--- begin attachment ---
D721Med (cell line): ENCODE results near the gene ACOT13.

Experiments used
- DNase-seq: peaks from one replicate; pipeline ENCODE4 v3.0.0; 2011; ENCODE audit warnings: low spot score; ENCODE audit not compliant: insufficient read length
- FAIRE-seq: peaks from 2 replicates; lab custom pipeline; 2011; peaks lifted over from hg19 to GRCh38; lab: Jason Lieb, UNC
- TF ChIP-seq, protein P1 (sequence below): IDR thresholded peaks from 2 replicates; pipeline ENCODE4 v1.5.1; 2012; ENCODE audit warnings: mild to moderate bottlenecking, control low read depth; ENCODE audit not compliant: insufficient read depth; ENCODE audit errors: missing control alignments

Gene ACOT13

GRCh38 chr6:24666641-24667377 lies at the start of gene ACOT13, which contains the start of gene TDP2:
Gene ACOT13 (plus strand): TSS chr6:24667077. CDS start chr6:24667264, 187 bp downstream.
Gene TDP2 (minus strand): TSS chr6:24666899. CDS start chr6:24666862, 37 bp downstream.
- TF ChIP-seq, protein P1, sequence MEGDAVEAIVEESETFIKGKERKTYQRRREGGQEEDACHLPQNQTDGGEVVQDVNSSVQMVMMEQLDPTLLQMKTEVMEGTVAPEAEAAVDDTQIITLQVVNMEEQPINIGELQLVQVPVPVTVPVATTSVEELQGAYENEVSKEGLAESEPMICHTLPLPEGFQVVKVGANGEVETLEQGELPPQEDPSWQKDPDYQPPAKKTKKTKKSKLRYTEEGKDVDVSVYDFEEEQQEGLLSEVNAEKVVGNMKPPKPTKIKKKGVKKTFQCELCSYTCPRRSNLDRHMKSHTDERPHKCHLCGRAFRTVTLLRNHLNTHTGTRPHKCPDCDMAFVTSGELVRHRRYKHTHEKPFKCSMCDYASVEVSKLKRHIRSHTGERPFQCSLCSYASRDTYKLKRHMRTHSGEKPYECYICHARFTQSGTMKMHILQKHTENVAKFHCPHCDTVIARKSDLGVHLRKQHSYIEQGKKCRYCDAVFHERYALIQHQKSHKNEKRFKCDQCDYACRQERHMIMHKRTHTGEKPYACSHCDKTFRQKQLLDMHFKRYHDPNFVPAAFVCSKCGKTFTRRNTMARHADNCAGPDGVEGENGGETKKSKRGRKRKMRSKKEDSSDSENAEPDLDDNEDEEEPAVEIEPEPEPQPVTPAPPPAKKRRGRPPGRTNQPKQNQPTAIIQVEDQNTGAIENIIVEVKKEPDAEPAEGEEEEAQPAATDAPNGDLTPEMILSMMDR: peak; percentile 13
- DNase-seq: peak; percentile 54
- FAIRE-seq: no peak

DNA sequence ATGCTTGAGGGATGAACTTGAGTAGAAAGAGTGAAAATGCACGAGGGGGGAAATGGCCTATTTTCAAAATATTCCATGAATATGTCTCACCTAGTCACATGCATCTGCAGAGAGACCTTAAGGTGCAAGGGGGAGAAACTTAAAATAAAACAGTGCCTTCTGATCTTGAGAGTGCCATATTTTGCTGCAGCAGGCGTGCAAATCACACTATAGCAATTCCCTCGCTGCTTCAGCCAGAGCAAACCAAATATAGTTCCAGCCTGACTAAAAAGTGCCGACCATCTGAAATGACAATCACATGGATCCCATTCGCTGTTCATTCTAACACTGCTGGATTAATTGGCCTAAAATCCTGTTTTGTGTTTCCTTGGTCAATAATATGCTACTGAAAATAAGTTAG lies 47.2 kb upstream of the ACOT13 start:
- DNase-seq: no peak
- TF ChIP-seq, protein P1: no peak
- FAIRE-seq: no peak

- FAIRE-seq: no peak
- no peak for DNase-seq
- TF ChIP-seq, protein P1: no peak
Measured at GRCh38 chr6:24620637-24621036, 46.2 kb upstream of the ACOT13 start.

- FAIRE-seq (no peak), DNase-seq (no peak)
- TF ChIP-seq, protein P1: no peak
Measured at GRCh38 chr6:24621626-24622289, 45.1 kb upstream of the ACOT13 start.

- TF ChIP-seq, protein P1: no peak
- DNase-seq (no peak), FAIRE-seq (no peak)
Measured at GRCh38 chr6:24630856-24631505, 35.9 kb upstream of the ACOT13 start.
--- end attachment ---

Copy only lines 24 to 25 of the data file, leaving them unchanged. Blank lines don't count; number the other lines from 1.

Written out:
- TF ChIP-seq, protein P1: no peak
- DNase-seq (no peak), FAIRE-seq (no peak)